Decisions, decisions, decisions! How do we ever manage to make them? If you think about how haphazardly or emotionally we resolve to do things at times, it's somewhat surprising when we actually succeed.
You may have noted that decision-makers often feel pressured to arrive at expedient outcomes when working on critical issues under short deadlines. Sidestepping sound decision-making techniques can occur "for the sake of the schedule."
And you also may have seen that rushing through a crucial decision-making process can easily backfire. It can actually cause a project to go over budget and end much later than the original schedule would have dictated.
Is this familiar? Have you ever struggled to pinpoint the best solution to a problem, decide among business ventures or product alternatives, choose between two or more schools or job offers, select the best candidate to hire, or figure out where to go on holiday? I'm sure you've encountered situations in which you would have welcomed extra help with making decisions.
The best decisions for complex problems can withstand future challenges because they use structured techniques. These techniques help the participants generate breakthrough ideas, jointly analyze risk, and weigh alternatives. Intricate decisions made without them can quickly fall apart and may even cause harm.
That's why I'm going to share with you a stellar decision-making technique I've used for years. Clients have told me it's changed their lives! It can help you stop arguing with yourself or others about the decisions that you or your organization might be agonizing over today. What is your peace of mind worth?
The "Swiss Army Knife" of Thinking Tools
In contrast to some of the chaotic scenes described above, imagine being able to make difficult choices relatively quickly, reliably, and realistically.
The tool I'm about to describe works equally well for personal issues, team problem solving, engineering, or strategic planning — primarily when several solutions or alternatives could apply. When used in a group setting, it has insightful, consensus-building effects.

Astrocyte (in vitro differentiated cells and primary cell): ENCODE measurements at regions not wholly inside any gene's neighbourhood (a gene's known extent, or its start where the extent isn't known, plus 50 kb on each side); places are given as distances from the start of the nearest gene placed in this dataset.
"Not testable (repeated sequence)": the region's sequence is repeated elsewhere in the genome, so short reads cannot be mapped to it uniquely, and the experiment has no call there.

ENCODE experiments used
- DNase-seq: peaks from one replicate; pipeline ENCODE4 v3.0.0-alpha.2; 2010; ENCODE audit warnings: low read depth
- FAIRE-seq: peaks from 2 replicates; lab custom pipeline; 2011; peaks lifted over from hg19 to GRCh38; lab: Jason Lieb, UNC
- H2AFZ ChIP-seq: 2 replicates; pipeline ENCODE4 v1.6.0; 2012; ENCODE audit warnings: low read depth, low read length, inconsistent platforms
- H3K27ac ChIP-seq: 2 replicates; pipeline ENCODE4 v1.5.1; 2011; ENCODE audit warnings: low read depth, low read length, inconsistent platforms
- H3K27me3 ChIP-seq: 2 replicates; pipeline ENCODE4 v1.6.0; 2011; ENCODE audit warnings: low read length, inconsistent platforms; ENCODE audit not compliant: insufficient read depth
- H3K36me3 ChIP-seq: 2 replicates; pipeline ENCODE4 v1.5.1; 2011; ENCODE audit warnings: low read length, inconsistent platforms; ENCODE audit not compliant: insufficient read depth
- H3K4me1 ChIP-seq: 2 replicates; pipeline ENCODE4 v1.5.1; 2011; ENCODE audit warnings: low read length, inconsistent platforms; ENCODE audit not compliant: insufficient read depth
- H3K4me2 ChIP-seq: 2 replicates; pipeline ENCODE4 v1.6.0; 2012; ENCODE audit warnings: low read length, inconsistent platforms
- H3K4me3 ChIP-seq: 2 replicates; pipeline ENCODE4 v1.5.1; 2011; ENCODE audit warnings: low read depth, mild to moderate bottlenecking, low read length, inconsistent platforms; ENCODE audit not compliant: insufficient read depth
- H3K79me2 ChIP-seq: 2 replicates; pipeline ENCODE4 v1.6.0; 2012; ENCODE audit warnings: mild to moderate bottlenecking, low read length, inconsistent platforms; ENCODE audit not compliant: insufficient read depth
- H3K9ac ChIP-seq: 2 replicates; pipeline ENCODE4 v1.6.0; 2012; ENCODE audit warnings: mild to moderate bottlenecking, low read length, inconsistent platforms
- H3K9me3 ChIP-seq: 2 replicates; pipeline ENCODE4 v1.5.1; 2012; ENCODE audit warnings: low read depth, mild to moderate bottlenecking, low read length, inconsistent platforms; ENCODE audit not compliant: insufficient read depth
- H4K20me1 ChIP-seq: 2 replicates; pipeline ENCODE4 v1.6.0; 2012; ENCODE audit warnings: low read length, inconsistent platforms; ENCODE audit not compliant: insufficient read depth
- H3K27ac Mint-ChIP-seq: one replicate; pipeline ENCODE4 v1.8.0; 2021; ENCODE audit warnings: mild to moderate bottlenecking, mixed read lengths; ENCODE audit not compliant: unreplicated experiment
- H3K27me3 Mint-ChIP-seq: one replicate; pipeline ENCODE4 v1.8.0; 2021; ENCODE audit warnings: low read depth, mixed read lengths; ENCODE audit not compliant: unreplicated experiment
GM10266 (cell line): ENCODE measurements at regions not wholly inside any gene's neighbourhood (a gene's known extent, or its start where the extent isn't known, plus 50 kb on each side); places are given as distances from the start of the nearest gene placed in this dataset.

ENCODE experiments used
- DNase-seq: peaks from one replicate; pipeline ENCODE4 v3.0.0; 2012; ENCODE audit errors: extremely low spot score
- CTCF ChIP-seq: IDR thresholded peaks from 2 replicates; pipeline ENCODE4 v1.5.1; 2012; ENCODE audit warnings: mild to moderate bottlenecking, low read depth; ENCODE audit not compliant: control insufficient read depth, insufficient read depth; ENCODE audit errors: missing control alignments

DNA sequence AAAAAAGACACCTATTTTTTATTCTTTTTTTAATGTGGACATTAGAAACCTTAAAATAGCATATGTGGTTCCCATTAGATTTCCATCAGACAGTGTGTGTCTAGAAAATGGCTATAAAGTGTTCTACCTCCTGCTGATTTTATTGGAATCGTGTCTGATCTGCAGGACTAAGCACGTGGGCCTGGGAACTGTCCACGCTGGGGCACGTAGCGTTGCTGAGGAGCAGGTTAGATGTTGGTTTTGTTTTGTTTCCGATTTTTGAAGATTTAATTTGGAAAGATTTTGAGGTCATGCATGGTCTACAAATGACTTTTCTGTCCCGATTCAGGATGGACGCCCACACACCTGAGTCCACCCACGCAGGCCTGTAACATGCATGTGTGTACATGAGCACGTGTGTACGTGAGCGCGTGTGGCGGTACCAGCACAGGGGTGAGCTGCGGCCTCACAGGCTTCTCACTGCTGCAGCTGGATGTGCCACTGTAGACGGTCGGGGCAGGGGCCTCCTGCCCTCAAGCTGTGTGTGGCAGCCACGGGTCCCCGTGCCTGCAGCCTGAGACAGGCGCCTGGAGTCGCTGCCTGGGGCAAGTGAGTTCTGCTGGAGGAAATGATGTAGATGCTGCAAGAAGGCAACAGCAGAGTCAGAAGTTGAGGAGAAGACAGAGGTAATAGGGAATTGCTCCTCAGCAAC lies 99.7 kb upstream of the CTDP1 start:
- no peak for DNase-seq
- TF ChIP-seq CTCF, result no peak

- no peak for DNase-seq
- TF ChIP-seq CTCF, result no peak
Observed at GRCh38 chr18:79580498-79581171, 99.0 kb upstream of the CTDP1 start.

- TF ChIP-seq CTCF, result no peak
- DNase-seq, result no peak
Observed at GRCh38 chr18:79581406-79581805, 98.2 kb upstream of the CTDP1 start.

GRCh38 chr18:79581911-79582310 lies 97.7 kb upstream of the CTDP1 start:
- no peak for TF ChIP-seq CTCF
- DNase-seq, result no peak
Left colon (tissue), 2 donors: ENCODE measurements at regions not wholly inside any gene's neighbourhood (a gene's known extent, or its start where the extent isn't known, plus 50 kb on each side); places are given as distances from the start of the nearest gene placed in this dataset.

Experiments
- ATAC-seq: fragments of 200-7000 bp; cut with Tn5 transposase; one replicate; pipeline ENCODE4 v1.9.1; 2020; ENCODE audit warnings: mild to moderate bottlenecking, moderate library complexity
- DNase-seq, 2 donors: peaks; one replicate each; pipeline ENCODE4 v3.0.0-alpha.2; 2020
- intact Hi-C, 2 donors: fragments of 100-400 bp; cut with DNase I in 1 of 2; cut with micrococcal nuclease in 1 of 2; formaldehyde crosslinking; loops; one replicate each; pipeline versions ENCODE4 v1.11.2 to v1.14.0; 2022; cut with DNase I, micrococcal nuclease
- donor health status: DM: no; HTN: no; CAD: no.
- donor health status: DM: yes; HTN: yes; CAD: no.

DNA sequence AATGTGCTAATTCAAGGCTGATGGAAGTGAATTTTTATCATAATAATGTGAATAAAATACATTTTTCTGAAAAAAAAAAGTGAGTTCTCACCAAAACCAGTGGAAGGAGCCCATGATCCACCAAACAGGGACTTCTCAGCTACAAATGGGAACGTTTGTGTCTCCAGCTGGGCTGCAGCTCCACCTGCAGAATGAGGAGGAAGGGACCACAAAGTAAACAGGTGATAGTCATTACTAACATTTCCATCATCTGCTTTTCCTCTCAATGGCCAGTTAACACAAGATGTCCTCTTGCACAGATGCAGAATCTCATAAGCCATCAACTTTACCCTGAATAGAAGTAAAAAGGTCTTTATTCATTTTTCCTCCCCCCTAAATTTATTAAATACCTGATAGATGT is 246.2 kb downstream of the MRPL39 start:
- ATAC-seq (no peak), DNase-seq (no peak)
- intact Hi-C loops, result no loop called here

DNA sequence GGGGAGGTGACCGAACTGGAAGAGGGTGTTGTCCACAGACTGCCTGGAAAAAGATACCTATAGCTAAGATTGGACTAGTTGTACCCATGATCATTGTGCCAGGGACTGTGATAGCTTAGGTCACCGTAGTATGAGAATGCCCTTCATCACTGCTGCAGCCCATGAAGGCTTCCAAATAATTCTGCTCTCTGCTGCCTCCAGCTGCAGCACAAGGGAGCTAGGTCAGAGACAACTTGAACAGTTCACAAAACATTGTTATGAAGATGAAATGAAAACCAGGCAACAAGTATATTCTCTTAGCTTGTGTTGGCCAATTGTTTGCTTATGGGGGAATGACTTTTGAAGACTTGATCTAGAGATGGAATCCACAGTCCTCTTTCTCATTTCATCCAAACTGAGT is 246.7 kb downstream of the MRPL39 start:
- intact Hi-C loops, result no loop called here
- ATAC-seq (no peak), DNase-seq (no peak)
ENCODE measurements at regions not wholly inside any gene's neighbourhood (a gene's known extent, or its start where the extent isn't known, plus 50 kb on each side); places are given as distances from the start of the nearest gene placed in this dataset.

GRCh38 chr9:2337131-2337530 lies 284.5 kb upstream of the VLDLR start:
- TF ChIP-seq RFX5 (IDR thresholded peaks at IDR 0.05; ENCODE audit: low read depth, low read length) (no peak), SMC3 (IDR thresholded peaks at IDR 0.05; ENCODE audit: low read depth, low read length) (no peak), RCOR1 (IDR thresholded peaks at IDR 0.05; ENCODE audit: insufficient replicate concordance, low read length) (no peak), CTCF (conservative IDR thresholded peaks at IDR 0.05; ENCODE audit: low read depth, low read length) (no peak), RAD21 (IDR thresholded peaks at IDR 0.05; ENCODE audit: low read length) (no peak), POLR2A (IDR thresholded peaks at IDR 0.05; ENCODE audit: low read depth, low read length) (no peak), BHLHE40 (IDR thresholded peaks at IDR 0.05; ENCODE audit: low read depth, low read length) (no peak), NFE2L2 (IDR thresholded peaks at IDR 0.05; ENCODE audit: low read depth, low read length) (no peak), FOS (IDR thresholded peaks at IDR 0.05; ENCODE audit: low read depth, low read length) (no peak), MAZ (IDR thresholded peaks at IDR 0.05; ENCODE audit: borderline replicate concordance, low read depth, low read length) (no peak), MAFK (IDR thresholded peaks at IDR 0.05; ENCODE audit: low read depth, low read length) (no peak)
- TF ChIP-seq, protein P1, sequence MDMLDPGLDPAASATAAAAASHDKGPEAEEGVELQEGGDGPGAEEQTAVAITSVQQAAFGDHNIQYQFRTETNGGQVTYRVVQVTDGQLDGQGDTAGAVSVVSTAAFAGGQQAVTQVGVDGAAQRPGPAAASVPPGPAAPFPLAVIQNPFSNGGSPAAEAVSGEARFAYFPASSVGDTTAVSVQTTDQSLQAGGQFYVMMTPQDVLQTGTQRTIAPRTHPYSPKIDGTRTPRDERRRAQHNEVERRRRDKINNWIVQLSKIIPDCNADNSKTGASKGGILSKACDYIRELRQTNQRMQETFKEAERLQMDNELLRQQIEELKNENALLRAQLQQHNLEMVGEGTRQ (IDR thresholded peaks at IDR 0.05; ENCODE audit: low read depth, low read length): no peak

Often referred to as a "prioritization matrix" or "weighted scoring method," it goes by several different names and has numerous variations. And it boasts about as many uses as a Swiss army knife.
I'll tell you right up front that there's some arithmetic involved. But you certainly don't need to be a math whiz to master it. You can easily use this method with a calculator or by plugging the basic formulas into a spreadsheet.
Ready to Try the Prioritization Matrix?
Okay, let's get started.
When using this technique, you'll be identifying values, requirements, or criteria that matter most to you with regard to the decision to be made. How does it work?
For example, let's imagine that you've received multiple job offers. You realize that each position has pros and cons related to the salary, benefits, location, and more. This will make your selection more challenging than it might initially appear.
So, let's take the example of choosing among job offers to illustrate the use of the prioritization matrix.
Note that the annotated images below show how each step appears in a specially formatted spreadsheet containing the formulas described in the process.
To begin the job-selection process, you would start by thinking about which aspects of any job matter most to you. As you identify those areas, consider how your job-related wants and needs probably fall into general categories, such as compensation, company, position, and location.
Within the broader categories like compensation, you could expect to have more detailed criteria, values, or requirements, such as salary, benefits, and perks. Below are just a few of many possible categories and their associated criteria:
- Compensation (salary, benefits, perks)
- Company (reputation, culture, stability, growth potential)
- Position (workload, coworkers, flexibility, overtime, advancement potential)
- Location (commuting distance, telecommuting options)
Note that the categories and criteria themselves are fairly neutral. That's because only you (or you and your team) can decide the importance of each with regard to whatever you're comparing.
Proceed to list all of the categories and their criteria, values, or requirements in the middle column of the spreadsheet.
In the far-left column, assign each of the criteria you listed a measure of importance by giving it a priority, ranking, or weight. The purpose is to increase or decrease the impact of each criterion in the formula depending on how much it matters to you. Numbers work well for this purpose: